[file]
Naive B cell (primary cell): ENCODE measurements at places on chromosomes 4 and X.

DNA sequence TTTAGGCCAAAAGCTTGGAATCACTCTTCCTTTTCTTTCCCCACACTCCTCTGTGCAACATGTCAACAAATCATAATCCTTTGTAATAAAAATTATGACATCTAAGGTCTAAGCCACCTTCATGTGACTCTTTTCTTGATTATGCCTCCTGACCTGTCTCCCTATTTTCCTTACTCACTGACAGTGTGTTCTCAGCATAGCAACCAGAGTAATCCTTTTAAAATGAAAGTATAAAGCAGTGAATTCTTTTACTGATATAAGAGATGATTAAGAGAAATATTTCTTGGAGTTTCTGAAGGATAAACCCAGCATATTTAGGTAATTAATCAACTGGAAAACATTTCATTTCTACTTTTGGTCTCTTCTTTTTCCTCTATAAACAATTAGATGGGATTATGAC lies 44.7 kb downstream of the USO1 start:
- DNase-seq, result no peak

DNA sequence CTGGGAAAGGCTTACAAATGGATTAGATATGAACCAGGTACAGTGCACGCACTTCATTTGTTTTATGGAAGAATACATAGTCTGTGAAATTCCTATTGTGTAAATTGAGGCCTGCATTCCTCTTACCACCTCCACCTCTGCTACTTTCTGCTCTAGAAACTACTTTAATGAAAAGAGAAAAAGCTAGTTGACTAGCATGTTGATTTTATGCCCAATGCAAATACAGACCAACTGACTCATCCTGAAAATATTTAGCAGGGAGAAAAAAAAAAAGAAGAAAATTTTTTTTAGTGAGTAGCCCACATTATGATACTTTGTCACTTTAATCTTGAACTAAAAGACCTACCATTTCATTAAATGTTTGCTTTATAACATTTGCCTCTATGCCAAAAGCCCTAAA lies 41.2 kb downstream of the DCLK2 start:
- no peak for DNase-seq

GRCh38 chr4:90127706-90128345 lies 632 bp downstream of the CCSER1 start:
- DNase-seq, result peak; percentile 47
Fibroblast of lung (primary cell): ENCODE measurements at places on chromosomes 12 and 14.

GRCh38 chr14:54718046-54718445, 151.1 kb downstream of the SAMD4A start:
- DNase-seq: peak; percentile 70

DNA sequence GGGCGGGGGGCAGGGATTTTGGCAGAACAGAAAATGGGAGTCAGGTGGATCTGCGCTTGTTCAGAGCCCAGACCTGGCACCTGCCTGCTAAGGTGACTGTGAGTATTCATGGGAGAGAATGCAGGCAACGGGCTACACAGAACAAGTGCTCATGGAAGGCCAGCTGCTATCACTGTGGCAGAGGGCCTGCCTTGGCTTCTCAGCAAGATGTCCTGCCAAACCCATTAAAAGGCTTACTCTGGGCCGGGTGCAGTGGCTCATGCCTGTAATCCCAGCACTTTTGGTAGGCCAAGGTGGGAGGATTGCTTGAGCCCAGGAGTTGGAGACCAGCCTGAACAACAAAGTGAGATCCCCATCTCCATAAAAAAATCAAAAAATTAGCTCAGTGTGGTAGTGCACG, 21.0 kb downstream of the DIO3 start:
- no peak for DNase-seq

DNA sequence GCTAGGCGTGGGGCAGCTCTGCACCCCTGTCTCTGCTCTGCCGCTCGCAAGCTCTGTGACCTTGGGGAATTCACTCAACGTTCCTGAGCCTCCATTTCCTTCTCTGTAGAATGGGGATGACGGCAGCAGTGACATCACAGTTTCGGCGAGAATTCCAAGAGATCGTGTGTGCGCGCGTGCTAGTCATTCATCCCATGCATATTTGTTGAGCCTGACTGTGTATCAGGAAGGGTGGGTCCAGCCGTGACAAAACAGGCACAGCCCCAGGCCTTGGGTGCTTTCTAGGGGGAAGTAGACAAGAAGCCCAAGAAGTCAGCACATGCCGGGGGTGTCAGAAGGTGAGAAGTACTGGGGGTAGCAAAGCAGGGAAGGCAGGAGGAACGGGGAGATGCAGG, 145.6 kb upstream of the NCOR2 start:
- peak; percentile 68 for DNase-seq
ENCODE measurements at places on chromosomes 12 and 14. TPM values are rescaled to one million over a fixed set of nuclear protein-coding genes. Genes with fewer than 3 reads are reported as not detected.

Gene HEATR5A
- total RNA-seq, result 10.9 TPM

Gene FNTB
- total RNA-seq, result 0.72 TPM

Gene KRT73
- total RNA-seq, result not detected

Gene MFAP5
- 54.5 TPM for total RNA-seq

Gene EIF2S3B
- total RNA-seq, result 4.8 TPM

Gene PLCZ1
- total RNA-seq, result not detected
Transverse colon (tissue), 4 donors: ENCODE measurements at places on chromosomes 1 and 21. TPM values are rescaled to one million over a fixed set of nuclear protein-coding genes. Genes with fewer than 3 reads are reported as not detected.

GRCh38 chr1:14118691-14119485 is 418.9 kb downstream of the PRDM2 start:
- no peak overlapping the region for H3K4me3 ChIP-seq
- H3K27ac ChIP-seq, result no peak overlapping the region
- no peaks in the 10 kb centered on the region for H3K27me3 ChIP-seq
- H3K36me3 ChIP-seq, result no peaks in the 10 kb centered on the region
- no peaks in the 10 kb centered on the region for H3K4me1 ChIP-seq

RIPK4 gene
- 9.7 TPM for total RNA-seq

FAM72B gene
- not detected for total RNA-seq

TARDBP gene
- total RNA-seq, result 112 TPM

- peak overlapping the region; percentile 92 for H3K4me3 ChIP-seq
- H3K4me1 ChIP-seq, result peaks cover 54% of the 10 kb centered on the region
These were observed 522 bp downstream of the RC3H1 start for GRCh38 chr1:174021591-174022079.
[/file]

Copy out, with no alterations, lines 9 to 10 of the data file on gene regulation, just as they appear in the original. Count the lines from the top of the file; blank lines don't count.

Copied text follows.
GRCh38 chr14:54718046-54718445, 151.1 kb downstream of the SAMD4A start:
- DNase-seq: peak; percentile 70